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Accessibility in web design means creating web pages that everyone can use. Those who cannot see or use a mouse. Deaf users whose first language is sign language and not your native spoken language. People who use special assistive software or hardware to access the Web. These people need access to web pages, and as a web site owner, you need to know about accessibility.
WordPress - with a high quality theme - works right out of the box to help you keep your site accessible. A great deal of the work is done for you but you still have to take the time and patience to maintain those accessibility standards when creating your content.
Headings are more than just big, bold, text. They help to break your pages down into logical sub-sections which, in turn, makes your pages easier to read and understand. However, they will only work effectively if you use them properly.
Heading structure also plays an important part of search engine optimization. Search engine spiders check for heading tags as they index your pages, so your heading structure (and the content beneath each heading) may affect your search engine ranking.
Read just the headings of your pages out loud. Do they describe the content that they precede? Do they break the page down logically? If you were back in school, what would your English teacher think of the page? ;-)
In the simplest of examples, web users who have a visual impairment may use software that "speaks" page content to them. In this situation, they rely upon your help to "hear" your content - including any informative images. Therefore, when you include a graphic or photograph, it may be appropriate to provide an alternative description in the alt part of the <img> tag. This description will be used in place of the image.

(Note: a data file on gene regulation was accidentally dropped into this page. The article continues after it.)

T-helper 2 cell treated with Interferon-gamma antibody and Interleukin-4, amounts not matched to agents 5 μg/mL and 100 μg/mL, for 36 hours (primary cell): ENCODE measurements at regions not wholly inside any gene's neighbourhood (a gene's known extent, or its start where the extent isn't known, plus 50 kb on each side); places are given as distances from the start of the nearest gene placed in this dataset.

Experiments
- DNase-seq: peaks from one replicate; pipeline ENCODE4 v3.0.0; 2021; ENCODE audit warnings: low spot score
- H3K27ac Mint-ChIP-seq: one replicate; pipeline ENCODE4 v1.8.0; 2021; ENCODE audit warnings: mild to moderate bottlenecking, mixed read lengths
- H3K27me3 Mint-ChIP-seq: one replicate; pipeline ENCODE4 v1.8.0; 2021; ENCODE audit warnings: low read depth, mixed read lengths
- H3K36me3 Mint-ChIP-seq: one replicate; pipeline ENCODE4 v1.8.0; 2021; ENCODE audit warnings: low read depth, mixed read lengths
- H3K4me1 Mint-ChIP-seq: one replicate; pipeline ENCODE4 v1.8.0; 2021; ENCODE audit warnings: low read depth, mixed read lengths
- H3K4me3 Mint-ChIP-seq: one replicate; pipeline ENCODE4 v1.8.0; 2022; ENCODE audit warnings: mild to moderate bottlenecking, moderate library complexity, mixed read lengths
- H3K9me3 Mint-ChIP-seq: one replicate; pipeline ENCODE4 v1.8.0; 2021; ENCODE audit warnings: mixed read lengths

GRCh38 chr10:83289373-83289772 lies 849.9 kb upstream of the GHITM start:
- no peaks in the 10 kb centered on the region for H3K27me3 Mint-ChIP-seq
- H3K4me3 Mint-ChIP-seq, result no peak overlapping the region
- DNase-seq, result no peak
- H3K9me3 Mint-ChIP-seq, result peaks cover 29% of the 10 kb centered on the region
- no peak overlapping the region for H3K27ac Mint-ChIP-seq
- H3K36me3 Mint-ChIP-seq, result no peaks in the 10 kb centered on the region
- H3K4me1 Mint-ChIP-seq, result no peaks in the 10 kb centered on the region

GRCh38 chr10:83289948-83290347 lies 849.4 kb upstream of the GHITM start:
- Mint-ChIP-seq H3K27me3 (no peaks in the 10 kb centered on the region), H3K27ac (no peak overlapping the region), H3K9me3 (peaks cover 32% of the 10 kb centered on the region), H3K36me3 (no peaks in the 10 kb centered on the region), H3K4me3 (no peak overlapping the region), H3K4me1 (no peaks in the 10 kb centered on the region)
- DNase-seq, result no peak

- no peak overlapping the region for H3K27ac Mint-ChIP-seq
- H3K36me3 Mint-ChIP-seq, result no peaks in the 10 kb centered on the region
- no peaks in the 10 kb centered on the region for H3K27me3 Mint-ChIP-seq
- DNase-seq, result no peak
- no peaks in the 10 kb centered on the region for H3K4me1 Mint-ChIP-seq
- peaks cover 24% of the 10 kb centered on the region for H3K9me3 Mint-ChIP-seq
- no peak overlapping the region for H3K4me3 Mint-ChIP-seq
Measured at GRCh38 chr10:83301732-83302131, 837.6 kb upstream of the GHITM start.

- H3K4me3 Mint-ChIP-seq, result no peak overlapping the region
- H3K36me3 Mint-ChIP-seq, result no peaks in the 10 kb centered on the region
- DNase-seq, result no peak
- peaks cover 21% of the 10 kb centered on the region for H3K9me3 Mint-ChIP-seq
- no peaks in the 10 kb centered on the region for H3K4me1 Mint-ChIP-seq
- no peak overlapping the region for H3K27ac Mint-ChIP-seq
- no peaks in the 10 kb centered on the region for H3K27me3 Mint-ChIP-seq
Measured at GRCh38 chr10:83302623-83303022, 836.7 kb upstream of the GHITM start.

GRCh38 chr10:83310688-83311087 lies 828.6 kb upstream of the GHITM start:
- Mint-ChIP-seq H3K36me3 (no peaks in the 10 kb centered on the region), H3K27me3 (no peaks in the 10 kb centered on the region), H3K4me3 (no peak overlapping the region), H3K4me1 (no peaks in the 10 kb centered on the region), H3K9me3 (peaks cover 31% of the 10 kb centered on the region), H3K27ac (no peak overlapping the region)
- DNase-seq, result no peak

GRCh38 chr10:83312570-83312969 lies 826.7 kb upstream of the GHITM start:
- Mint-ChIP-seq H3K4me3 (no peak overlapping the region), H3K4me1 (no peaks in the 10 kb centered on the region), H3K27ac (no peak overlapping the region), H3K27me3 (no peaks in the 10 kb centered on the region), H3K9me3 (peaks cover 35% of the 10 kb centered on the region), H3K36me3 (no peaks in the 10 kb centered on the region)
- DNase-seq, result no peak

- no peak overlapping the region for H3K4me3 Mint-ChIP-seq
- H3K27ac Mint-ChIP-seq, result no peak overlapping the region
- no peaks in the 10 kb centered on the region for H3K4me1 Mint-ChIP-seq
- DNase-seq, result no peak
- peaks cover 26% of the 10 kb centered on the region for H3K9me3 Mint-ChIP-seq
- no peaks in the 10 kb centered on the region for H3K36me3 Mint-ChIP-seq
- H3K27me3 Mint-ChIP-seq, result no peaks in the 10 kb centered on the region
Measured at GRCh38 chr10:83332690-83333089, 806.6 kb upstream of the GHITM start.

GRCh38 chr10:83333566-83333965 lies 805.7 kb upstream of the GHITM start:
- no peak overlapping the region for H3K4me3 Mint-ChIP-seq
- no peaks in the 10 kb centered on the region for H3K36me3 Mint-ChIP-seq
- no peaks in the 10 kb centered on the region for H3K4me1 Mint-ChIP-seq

...and the most wonderful thing appeared: <img scr="ball.jpg" alt="a beautiful red and blue ball" />.
Those who rely on screen reading software might hear, "and the most wonderful thing appeared: image - a beautiful red and blue ball."
In some cases the image is purely decorative. In these cases an alternative description is not necessary. You should always include the alt attribute, but in these cases, you can simply leave it empty.
...and the ball bounced higher and higher as <img scr="ball.jpg" alt="" /> the child bounced it....
Those who rely on screen readers might hear, "and the ball bounced higher and higher as the child bounced it."
Some people use the alt attribute to add keywords to their pages in the belief that this will improve their search engine ranking. That is not the primary purpose of the attribute and, in reality, it offers little or no real SEO benefits. But using the alt (or the title) attribute in this way will create significant problems for users who actually rely upon them.
To test whether your images are informative or purely decorative, imagine reading the page out to someone over the phone. Did you stop to describe an image? If "yes", then this image needs an alternative description. If "no", then the image can be used with a null (alt="") attribute.
Link text should describe the resource that it links to - even when the text is read out of context. Some assistive software scans a page for links and presents them to the user as a simple list. In these situations, all the links will be read out of context. So it is important the text used in a link is descriptive.
To read more client success stories, <a href="http://example.com/client-stories/">click here</a>